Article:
Basic Information
Tree ID: 
Genus and species: 
The Pawpaw, otherwise known as the Asimina triloba, is a small tree that bears the largest edible fruit in its native United States. Located close to Hillside Place, the Pawpaw stands (somewhat) tall in the Marsh Botanical Gardens. The Papaw is deciduous and growns as far south as northern Florida, as far north as southern Ontario, Canada, and as far west as Nebraska and Texas. The leaves of the tree grow at the ends of the branches, it grows perfect flowers with six petals, produced in early spring. The fruit of the tree, perhaps its most intriguing aspect, ripen in around September and stay ripe until winter, when it begins to soften and ferment. Sometimes called the "poor man's banana," the Pawpaw fruit has a blend of tropical flavors, including bananas, pineapples, and mangoes and has a custard-like consistency. The fruit is remarkably unsusceptible to insects and disease in comparison to other cultivated fruits, which has made the Pawpaw of interest to organic farmers as it lacks the need of pesticides.
Courtney Screen and Kevin Biju
Collected Data
Tree shape: 
Date of tree entry: 
5.70 m
5.80 m
Diameter at breast height: 
0.07 m

0.07 m

The pawpaw's bark is smooth and brown. It is often splotched with wart-like lenticels, which can be observed as light gray patches in the close-up picture. Lenticels are raised pores in that allows gas exchange between the atmosphere and the internal tissues. This is essential for many of the metabolic processes of the woody bark, such as respiration. Interestingly, the tree's bark contains a chemical insecticide which can be used to repel insects that may cause dangerous infections. Some studies have shown that extract from pawpaw can even inhibt the growth of cancer cells!
Twigs & branches
As seen in our tree, the branches can grow throughout the height of the tree, with several starting near the base of the tree. The branches are thus of a spreading pattern. The Pawpaw is a small tree, which can grow up to 12 m. Branches may point towards the sun in shaded sites, thereby creating an open, irregularly-shaped canopy. However, in an exposed location such as that of our tree, the branches do not appear to localize to one direction alone. As seen in the above pictures, the twigs are red-brown with fuzzy, purple-brown buds. The buds were measured to be about 0.6 cm in diameter. The pawpaw can be trained to grow with multiple trunks and its limbs are break-resistant. Some pruning is needed to create clearance because of the drooping of its branches.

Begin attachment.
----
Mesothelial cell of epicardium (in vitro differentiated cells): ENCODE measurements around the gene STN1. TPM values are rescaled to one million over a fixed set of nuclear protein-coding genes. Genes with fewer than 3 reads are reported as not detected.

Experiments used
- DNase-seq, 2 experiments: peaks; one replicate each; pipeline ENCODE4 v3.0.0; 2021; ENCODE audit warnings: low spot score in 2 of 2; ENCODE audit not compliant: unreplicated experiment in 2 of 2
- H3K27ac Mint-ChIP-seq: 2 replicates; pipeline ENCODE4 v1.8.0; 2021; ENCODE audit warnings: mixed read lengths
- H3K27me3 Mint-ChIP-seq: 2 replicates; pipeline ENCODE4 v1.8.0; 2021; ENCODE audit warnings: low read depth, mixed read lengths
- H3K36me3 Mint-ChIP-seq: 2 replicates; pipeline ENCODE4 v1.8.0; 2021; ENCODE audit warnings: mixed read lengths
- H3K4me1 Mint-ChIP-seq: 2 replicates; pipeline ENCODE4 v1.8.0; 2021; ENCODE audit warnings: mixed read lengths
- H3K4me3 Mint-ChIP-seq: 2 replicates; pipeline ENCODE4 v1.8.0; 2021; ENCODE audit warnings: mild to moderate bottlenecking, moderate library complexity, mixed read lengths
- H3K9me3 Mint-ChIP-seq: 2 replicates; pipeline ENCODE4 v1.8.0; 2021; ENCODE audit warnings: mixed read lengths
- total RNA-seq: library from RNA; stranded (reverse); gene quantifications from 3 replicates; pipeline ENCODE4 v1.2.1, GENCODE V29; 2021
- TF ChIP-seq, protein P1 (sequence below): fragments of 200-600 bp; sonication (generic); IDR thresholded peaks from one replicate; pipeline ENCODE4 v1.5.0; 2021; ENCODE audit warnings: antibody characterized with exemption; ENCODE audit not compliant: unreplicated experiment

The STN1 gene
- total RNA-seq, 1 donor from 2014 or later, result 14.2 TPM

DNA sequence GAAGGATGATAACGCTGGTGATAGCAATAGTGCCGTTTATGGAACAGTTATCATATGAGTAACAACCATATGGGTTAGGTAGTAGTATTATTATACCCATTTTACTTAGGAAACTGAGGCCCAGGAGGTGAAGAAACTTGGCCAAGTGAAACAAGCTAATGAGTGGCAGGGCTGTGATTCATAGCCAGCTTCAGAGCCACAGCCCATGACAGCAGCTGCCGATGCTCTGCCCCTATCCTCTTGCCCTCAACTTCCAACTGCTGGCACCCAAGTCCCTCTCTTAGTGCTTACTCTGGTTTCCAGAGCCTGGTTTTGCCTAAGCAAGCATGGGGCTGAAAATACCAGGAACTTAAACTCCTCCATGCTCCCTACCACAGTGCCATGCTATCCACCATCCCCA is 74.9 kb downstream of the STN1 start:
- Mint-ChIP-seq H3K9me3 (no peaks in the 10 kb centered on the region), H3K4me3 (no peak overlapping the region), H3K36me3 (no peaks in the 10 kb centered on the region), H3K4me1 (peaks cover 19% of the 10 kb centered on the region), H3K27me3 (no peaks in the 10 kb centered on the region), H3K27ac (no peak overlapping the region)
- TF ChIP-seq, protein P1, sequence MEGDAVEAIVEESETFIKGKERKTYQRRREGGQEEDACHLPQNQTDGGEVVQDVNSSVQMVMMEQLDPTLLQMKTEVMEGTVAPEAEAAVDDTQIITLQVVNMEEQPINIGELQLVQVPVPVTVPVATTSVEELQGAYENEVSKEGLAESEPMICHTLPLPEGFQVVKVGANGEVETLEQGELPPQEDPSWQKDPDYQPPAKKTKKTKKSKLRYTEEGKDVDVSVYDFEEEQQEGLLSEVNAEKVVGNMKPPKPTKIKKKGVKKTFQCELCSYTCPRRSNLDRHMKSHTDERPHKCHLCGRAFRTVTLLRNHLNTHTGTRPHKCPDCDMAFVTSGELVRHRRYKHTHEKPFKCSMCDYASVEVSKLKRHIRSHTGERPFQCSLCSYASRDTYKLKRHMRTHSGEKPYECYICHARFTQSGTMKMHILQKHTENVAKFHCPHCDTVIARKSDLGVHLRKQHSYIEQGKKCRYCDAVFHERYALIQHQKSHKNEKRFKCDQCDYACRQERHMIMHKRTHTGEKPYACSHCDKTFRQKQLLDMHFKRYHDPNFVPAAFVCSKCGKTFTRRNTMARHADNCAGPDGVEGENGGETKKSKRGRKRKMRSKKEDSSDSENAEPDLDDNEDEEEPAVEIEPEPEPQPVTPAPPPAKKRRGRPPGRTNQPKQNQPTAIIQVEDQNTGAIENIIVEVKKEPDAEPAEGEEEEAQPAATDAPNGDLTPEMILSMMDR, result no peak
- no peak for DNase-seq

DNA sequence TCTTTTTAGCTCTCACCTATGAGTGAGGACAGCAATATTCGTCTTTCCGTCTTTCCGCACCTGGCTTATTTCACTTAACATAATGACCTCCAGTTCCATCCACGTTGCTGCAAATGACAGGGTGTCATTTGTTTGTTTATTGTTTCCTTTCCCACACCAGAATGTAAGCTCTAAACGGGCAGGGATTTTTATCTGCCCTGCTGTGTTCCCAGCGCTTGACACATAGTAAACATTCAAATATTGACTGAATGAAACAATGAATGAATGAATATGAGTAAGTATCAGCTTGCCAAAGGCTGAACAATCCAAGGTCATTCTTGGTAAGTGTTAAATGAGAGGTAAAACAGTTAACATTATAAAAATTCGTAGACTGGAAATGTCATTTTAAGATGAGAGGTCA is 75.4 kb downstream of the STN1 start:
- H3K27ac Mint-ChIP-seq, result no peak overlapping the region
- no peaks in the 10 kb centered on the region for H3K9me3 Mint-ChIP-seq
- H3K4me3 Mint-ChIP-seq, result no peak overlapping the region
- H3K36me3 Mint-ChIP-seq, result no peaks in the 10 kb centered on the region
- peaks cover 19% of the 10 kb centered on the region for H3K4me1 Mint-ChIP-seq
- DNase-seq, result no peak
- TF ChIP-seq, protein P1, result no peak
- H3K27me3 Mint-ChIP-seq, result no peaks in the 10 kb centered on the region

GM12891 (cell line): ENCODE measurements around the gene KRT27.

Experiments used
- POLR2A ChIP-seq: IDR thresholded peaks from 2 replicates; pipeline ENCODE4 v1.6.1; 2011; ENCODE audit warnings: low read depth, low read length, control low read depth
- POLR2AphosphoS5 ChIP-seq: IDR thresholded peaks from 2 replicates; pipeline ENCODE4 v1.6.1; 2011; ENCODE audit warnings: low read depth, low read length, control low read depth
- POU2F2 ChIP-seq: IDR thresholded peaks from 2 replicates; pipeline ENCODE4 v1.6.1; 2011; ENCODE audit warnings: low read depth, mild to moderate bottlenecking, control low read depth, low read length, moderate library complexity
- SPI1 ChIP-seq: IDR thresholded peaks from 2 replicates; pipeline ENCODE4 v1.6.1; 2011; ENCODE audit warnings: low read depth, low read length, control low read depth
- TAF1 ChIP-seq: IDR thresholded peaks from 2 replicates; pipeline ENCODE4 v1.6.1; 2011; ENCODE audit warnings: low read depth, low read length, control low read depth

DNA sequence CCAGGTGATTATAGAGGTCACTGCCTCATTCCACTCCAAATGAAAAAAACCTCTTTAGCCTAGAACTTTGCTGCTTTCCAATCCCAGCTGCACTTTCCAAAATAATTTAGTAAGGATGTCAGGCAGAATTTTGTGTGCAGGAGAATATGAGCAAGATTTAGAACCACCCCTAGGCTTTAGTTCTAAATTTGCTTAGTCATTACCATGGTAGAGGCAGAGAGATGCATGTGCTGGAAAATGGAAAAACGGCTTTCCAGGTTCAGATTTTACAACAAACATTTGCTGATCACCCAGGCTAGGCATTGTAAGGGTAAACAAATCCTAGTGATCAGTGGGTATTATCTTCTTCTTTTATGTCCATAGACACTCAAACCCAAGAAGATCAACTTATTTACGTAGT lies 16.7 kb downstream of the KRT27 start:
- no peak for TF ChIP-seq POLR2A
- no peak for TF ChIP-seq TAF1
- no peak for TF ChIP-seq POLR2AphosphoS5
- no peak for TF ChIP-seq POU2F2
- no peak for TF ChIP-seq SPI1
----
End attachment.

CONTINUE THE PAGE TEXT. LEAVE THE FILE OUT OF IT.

The leaves of the pawpaw can be classified as simple, alternate with pinnate venation. The leaves appear to be obovate or oblong in shape and are often 12 to 28 cm long and 5 to 8 cm wide. The leaves are normally green in color but turn yellow in the fall. Interestingly, crushing of the leaves will produce a green pepper odor. As seen in the pictures, the leaves of the pawpaw will droop. This is because the leaves are broader at the tip than at the base. This drooping of leaves results in a seemingly wilted appearance. The leaves will fall off in the winter and will remain absent from the tree until after appearance of the Pawpaw's distinctive purple flowers.
Reproductive Structures
The pawpaw species is monoecious, with the organs or flowers of both sexes carried on a single plant. The flowers (observed in another specimen) appear as purplish-brown with a broad bell shape. There is a total of six petals per flower, and each flower is approximately 2 to 4 cm across. During springtime, the flowers tend to appear with or after growth of the leaves. Each flower contains several ovaries, enabling a single flower to produce several fruits. This allows for great amplification of progeny through generations. The pawpaw flower is perfect, having both male and female parts. However, the flowers are also protogynous, a term botanists use to describe when the male and female portions mature at different times. This is an evolutionary adaptation to avoid self-pollination and lead to greater genetic variation in offspring through cross-pollination. Flies and beetles are the main pollinators of the pawpaw. The maroon color and "rancid meat" fragrance of the flower have evolved to attract these pollinators.